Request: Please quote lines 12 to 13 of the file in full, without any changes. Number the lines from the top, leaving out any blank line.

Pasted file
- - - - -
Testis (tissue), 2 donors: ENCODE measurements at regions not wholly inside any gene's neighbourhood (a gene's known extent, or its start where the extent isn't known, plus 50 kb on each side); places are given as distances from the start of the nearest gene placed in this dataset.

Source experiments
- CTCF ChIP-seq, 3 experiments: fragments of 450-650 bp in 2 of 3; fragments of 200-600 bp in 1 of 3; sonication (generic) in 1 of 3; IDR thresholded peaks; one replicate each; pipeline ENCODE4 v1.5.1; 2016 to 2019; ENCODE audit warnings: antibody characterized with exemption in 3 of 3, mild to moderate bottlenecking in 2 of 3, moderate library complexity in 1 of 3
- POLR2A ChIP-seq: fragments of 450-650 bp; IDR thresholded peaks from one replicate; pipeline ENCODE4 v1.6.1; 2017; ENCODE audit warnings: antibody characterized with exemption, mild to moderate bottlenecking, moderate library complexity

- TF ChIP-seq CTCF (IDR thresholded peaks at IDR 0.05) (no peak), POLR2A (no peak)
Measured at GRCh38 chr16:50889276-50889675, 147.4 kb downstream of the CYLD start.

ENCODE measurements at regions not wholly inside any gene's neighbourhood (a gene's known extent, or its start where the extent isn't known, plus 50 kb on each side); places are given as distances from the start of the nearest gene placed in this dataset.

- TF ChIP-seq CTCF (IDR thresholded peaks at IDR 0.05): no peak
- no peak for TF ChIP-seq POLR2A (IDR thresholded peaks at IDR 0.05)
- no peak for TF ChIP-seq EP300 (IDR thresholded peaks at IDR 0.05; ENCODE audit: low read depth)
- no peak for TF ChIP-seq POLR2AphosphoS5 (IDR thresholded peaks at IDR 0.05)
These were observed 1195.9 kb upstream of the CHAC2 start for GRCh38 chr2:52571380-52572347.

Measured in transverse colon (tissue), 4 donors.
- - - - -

These were observed 1195.9 kb upstream of the CHAC2 start for GRCh38 chr2:52571380-52572347.

Measured in transverse colon (tissue), 4 donors.